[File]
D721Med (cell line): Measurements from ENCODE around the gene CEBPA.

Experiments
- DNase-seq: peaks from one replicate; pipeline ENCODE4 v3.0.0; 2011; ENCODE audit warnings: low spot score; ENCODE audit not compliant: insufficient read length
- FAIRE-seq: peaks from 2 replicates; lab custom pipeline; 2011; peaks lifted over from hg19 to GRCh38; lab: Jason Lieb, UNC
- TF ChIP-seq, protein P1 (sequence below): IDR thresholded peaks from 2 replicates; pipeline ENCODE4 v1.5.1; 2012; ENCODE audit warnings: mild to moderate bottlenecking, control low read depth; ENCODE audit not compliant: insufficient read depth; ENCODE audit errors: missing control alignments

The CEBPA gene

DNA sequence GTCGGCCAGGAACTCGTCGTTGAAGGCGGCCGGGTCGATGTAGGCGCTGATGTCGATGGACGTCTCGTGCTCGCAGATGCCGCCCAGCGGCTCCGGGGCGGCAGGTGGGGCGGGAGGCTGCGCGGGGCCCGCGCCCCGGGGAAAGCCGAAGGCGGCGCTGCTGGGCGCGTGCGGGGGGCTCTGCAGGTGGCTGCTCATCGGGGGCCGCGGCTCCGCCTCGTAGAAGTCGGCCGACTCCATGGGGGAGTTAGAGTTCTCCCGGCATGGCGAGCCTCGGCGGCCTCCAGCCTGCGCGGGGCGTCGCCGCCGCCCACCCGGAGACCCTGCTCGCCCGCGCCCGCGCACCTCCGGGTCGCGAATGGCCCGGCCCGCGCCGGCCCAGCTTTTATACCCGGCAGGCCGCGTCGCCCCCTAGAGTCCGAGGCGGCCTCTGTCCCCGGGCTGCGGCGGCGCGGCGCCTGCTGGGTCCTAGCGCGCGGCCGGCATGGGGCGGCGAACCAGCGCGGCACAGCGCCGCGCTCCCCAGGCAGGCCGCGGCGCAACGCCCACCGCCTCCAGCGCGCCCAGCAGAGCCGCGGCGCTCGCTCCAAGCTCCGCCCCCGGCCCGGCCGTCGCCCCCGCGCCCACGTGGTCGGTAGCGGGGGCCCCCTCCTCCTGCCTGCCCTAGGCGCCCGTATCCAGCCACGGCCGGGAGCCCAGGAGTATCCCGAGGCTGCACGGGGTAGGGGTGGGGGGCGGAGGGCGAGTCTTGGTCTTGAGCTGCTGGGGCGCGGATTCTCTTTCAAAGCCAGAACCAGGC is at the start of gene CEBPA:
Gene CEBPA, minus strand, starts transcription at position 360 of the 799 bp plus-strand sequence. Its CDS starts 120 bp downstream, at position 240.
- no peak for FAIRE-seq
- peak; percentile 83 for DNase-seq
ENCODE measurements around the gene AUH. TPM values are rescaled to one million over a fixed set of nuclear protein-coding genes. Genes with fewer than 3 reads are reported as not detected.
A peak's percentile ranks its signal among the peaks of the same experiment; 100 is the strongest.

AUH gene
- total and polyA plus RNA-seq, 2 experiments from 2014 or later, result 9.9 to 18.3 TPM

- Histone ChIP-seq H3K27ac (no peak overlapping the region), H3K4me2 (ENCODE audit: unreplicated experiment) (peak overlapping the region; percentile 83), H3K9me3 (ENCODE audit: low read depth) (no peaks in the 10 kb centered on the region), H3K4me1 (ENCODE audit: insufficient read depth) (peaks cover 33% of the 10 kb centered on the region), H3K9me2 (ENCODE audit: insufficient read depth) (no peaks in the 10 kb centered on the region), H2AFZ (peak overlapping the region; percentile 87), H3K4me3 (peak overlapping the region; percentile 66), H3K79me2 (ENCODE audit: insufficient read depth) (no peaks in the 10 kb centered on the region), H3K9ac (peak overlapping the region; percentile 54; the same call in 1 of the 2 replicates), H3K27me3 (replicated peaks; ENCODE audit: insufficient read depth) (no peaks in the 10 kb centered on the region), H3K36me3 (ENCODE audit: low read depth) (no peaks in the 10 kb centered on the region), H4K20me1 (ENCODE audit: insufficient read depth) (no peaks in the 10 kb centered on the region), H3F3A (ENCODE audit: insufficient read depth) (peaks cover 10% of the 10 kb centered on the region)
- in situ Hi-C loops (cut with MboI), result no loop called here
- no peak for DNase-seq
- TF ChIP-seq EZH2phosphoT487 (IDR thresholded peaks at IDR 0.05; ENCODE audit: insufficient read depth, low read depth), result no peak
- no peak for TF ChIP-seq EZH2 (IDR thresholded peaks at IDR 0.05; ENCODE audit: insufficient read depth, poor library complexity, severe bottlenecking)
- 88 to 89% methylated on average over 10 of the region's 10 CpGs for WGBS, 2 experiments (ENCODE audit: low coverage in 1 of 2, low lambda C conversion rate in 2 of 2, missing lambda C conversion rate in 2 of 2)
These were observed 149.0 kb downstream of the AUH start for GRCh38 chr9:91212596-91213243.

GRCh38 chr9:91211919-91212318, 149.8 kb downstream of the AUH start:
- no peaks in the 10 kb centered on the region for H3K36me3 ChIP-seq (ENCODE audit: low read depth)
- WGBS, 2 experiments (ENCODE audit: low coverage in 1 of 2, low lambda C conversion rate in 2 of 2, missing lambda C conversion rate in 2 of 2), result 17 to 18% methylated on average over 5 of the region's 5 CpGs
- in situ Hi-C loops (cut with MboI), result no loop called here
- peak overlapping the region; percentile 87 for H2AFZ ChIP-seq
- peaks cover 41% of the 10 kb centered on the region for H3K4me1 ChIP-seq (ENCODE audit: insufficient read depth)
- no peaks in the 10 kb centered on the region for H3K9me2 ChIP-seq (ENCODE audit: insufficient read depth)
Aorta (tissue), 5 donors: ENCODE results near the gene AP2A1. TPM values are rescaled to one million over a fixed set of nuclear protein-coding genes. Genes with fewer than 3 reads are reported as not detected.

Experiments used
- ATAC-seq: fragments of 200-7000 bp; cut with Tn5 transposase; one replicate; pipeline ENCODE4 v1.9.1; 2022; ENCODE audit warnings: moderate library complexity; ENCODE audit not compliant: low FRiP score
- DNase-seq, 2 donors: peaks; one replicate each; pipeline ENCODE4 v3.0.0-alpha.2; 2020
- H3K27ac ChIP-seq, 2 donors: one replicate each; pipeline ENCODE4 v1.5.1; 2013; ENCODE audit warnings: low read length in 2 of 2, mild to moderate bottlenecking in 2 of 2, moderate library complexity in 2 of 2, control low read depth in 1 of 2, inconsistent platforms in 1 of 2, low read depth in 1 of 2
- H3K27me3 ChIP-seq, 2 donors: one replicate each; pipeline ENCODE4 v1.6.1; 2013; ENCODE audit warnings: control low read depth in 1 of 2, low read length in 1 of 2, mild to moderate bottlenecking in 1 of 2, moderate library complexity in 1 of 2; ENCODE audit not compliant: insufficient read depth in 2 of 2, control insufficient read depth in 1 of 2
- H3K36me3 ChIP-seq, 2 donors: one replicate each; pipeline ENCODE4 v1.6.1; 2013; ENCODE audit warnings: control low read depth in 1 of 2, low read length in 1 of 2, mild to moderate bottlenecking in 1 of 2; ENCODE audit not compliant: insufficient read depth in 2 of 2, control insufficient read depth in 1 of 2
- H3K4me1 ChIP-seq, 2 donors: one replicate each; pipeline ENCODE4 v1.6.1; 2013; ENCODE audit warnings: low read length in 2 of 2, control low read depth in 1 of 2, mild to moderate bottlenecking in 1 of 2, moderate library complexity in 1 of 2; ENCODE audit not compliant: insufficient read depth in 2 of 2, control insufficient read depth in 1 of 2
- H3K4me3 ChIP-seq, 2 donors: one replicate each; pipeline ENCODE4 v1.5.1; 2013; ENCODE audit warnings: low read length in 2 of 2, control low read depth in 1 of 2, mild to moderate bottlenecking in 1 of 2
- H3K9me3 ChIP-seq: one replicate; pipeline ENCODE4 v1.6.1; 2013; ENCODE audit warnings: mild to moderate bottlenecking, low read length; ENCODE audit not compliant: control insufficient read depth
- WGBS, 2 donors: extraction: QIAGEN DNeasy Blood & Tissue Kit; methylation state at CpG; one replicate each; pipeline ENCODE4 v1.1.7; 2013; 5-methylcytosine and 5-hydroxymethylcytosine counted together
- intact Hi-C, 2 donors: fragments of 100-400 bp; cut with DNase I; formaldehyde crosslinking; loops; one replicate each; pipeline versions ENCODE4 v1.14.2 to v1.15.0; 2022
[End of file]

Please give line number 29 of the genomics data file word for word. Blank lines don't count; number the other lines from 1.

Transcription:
Aorta (tissue), 5 donors: ENCODE results near the gene AP2A1. TPM values are rescaled to one million over a fixed set of nuclear protein-coding genes. Genes with fewer than 3 reads are reported as not detected.